Is the car going through probate?
I have to admit I am almost always nervous to ask if there is a car as part of an estate. Cars can be a neglected aspect of estate planning because people often get a new car after they have updated their estate plan. Cars can have a short cycle of ownership. People often don’t plan for cars because they make assumptions about how cars can be transferred.
If a married person dies owning vehicles titled in the decedent’s name alone, some of those vehicles may be able to be transferred to the surviving spouse without a probate administration. Under Ohio law, a surviving spouse can transfer an unlimited amount of vehicles to themselves up to a combined value of $65,000. Let’s clarify this a little further though. This is only for vehicles that have their own source of power. Trailers and tow behind campers are not included. The campers and trailers would have to be transferred through probate, even to a surviving spouse. Also, this option is only for a surviving spouse. If the person who died was unmarried, the vehicle will have to be transferred through the probate court.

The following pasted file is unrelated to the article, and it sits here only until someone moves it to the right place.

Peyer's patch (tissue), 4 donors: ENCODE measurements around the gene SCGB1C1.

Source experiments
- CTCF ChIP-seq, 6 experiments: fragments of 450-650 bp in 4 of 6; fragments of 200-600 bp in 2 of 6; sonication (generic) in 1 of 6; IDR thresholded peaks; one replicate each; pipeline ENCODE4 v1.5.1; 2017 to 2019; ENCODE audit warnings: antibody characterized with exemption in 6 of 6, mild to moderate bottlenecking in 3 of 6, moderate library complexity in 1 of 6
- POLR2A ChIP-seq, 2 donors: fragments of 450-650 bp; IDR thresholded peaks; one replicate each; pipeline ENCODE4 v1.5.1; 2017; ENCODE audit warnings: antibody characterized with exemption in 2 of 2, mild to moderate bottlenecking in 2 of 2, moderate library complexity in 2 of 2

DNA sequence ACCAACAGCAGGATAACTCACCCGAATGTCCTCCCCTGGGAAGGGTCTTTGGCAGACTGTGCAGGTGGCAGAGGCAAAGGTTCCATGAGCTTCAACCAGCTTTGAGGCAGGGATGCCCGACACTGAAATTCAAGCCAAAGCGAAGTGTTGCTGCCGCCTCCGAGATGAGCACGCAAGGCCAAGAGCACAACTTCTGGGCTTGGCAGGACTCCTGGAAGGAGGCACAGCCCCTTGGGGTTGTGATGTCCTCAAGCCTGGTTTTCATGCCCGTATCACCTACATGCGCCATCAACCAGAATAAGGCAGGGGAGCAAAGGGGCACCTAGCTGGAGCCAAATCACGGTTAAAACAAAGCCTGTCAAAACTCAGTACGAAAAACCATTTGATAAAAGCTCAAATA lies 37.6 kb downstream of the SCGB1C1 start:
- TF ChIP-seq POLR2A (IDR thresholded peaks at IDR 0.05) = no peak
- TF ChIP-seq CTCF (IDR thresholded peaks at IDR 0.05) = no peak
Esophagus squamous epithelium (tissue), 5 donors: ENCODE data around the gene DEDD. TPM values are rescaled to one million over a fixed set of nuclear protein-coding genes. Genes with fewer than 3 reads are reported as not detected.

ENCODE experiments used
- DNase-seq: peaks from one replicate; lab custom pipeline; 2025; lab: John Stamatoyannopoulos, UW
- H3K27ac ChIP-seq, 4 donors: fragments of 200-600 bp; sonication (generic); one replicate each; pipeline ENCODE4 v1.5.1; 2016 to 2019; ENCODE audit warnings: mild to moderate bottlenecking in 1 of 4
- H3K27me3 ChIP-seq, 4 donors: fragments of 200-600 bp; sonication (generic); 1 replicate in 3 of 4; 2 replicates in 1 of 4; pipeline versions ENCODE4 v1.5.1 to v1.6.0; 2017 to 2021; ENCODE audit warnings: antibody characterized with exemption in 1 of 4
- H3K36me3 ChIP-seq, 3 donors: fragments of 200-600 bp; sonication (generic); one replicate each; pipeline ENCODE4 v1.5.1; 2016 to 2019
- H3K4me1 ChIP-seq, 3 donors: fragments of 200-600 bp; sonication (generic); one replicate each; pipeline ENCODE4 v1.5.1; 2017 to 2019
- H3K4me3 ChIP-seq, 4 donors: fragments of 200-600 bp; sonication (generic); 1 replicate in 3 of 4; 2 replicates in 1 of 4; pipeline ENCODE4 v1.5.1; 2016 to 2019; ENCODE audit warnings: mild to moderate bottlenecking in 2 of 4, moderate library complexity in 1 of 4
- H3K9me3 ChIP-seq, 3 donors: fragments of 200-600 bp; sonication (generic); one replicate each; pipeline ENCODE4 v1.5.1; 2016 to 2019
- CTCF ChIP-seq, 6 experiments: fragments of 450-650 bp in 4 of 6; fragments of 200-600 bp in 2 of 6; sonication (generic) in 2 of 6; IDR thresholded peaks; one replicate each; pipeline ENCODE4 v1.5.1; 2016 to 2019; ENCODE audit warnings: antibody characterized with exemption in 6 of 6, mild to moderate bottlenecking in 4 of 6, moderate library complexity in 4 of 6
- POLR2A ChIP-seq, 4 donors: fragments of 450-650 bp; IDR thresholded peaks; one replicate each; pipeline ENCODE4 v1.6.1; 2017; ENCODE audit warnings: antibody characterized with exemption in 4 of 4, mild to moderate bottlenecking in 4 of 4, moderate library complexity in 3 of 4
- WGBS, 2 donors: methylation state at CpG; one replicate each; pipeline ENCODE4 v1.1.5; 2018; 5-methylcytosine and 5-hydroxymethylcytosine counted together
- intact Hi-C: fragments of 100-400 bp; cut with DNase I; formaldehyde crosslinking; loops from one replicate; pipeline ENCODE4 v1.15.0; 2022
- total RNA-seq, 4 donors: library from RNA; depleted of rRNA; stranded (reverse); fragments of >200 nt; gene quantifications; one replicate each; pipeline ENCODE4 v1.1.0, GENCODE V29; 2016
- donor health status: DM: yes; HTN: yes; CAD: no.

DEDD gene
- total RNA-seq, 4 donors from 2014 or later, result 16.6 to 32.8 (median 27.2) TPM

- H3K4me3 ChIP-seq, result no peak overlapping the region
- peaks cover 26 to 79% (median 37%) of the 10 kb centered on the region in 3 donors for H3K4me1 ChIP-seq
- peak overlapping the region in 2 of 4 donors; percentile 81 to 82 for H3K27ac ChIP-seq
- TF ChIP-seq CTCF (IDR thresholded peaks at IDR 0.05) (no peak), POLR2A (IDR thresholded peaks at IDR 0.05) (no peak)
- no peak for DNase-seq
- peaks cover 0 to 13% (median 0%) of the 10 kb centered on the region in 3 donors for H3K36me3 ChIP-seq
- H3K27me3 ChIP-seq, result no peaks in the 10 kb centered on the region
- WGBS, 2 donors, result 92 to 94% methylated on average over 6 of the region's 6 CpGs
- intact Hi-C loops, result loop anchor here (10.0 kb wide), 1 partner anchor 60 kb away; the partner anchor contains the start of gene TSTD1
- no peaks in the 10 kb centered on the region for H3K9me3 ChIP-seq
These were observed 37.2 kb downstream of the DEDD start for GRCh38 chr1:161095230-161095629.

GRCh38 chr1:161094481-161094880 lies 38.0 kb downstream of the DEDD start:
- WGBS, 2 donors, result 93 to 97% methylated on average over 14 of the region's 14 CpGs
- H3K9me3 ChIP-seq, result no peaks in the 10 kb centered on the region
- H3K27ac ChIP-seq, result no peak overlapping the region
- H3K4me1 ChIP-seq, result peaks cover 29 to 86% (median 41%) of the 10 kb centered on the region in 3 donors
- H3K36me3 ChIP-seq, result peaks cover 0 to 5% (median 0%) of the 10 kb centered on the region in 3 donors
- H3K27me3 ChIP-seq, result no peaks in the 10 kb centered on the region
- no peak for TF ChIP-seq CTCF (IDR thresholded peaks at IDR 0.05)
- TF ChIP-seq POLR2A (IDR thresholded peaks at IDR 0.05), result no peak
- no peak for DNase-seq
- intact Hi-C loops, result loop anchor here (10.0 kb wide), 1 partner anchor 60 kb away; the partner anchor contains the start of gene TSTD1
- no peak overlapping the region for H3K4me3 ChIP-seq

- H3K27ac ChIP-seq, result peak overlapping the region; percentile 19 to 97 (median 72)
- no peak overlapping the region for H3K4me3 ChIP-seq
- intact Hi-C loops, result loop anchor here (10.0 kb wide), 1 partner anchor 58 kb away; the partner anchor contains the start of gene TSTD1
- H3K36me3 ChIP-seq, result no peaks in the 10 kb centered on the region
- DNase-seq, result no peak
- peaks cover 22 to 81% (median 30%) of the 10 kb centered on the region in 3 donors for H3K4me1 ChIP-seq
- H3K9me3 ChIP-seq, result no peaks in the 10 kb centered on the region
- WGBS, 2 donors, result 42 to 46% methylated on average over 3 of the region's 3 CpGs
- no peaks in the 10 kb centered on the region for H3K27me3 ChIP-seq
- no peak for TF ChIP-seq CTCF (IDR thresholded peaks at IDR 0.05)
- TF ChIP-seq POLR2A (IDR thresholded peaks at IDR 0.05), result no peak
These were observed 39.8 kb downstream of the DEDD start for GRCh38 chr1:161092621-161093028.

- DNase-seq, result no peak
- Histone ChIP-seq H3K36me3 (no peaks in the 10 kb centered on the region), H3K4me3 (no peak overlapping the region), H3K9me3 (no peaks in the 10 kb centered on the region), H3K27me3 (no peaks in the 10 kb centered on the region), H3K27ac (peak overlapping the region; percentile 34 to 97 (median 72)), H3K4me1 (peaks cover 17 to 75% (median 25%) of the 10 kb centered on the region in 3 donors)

How do you avoid all of this? There are a few options. You go to the county clerk of court’s title office and add a transfer on death beneficiary for a car, boat, camper, etc. If it has an actual title issued by the State of Ohio, you can add a transfer on death (TOD) to that title. The deputy clerk at the title office must do this for you. It’s not something that just gets written on the back of the title. It must be in the state’s system. You bring in your vehicle title which has the owner’s name, for example, as “JAMES SMITH.” The clerk will print a new title for you that has the owner’s name as “JAMES SMITH TOD JOHNNY SMITH.” The person whose name appears after the TOD has no rights until the owner has died. The owner can also revoke a TOD designation if the owner changes their mind. This TOD avoids probate and it’s a great way to easily transfer vehicles.